4. #134
    Senior Member
    Join Date
    Aug 2019
    MBTI
    INTJ
    Enneagram
    -
    Socionics
    - None
    Posts
    399

    Default

    @Eric B
    You need to clarify what do you mean by less conscious.
    Quote Originally Posted by Eric B View Post
    This is still looking at the "functions" as THINGS. What's in the psyche isn't really "functions", it's COMPLEXES (lesser senses of "I"), and these complexes are what take the different functions as their perspectives, and are more or less "conscious" or "shadowy".
    Functions can be "differentiated" or "undifferentiated" via the presence or inactivity of the complexes, and this should be specified when talking about "consciousness" of functions; else, it makes it sound like the intuitive can't see, hear, touch, remember, etc.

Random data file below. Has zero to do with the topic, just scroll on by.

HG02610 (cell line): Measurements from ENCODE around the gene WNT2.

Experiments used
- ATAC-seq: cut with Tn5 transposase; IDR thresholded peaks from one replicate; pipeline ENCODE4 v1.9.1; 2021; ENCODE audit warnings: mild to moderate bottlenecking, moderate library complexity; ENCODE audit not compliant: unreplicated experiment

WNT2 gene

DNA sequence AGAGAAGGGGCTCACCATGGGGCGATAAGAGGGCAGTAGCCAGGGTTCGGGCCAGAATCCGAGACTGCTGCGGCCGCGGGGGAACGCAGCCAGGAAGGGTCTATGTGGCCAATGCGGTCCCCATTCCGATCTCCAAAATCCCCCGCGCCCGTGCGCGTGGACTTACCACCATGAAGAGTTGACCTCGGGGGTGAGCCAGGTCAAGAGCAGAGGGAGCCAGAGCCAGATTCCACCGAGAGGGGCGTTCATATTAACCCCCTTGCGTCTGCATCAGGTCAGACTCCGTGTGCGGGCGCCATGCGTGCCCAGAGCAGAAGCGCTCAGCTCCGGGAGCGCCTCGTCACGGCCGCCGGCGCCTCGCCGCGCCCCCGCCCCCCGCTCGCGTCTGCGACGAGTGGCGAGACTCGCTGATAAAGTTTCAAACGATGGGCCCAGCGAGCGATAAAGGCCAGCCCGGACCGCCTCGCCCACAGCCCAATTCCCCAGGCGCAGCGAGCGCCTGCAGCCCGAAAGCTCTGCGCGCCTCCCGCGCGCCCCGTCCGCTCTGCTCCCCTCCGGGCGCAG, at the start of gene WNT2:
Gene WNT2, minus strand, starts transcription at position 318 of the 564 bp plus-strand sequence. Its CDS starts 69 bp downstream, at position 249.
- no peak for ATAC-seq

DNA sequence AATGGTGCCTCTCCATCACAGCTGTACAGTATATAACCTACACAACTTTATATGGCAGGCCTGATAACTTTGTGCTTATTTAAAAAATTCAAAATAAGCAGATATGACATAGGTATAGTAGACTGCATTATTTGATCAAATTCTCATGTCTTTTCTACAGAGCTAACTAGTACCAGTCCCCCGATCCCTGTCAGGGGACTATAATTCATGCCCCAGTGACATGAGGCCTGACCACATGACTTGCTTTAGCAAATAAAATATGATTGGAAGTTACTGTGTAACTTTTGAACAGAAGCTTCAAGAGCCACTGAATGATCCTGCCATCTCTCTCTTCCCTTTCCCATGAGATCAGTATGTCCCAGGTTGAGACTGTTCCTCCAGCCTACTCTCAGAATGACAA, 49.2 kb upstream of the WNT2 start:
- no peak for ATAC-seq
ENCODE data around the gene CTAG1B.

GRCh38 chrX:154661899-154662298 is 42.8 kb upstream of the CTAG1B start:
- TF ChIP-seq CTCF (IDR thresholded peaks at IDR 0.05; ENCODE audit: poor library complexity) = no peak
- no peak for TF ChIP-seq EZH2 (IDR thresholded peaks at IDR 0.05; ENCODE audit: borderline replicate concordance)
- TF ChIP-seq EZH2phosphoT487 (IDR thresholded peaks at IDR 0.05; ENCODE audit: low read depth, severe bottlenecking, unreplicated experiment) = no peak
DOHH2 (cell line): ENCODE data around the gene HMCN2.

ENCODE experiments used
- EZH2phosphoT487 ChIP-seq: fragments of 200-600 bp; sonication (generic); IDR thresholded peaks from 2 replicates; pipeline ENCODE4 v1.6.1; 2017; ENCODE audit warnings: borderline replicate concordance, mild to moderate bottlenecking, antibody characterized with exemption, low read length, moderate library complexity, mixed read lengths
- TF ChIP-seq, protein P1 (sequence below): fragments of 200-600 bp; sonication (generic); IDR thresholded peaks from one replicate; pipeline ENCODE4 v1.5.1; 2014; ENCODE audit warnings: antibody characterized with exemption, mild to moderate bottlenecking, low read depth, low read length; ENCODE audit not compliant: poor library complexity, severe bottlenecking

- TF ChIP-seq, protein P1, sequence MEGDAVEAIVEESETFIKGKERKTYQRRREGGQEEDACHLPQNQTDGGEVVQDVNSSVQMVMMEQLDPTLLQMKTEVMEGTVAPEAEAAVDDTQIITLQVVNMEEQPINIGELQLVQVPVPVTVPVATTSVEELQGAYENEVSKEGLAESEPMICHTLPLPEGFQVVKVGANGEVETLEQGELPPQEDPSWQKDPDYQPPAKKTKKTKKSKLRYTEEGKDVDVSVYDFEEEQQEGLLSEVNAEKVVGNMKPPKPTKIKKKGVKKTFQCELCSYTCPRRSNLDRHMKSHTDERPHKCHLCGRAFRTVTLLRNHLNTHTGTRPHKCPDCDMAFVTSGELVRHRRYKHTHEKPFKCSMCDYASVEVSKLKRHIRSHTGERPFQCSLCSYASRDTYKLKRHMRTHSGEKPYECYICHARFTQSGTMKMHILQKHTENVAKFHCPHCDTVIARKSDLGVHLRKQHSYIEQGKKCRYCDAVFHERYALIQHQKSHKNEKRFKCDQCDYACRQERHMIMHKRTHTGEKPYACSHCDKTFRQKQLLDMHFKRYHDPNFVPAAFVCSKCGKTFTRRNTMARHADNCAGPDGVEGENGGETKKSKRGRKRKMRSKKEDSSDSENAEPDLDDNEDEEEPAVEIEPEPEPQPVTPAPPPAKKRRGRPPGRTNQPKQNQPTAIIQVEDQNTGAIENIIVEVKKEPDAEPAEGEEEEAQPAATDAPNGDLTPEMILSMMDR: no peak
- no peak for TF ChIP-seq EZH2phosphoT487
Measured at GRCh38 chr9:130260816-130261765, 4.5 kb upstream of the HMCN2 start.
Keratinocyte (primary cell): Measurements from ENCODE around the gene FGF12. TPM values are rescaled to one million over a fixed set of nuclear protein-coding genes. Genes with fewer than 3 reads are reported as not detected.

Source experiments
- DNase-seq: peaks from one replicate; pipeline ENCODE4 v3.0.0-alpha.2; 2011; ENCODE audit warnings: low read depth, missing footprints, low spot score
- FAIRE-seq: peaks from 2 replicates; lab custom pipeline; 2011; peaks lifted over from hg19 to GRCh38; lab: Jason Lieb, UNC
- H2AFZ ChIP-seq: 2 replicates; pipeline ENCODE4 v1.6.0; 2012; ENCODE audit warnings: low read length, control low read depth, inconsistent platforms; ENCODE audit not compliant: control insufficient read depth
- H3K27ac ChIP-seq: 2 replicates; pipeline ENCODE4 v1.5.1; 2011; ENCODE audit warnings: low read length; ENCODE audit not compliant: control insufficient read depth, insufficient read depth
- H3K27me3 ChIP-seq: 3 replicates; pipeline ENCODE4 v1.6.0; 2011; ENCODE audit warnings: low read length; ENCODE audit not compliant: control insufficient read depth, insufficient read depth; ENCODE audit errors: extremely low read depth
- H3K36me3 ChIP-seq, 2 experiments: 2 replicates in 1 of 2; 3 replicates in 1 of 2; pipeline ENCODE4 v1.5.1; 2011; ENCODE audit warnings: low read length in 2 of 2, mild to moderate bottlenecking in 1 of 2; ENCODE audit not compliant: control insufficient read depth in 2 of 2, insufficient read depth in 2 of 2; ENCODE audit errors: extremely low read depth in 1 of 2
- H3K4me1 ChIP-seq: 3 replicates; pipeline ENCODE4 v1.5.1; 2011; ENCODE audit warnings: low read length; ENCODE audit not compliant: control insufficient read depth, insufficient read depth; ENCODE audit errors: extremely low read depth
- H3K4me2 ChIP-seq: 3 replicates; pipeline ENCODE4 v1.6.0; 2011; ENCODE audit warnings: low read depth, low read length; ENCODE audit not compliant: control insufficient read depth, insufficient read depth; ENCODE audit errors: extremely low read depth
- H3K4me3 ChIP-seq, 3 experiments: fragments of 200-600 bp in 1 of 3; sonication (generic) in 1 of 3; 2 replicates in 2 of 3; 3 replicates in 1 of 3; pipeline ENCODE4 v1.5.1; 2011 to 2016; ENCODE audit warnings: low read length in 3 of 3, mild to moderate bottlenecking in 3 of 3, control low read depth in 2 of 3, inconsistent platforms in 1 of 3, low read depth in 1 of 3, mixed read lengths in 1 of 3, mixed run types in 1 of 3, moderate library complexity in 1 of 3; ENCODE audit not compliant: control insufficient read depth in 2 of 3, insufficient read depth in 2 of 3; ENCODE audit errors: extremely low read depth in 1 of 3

Differentiation means the development of differences, the separation of parts from a whole. In this work I employ the concept chiefly in respect to psychological functions. So long as one function is still so merged with one or more of the other functions -- as for example thinking' with feeling, or feeling with sensation, etc. -- as to be quite unable to appear alone, it is in an archaic (q.v.) state, and therefore undifferentiated, i.e. it is not separated out as a special part from the whole having its own independent existence. An undifferentiated thinking is incapable of thinking apart from other functions, i.e. it is constantly mixed up with sensations, feelings, or intuitions; such thinking may, for instance, become blended with sensations and phantasies, as exemplified in the sexualization (Freud) of feeling and thinking in neurosis. The undifferentiated function is also commonly characterized by the qualities of ambivalency andambitendency [35], i.e. every positive brings with it an equally strong negative, whereby characteristic inhibitions spring up in the application of the undifferentiated function. Such a function suffers also from a fusing together of its individual parts; thus an undifferentiated faculty of sensation, for instance, is impaired through an amalgamation of the separate spheres of sensation ("audition coloriee"), and undifferentiated feeling through confounding hatred with love. Just so far as a function is wholly or mainly unconscious is it also undifferentiated, i.e. it is not only fused together in its parts but also merged with other functions.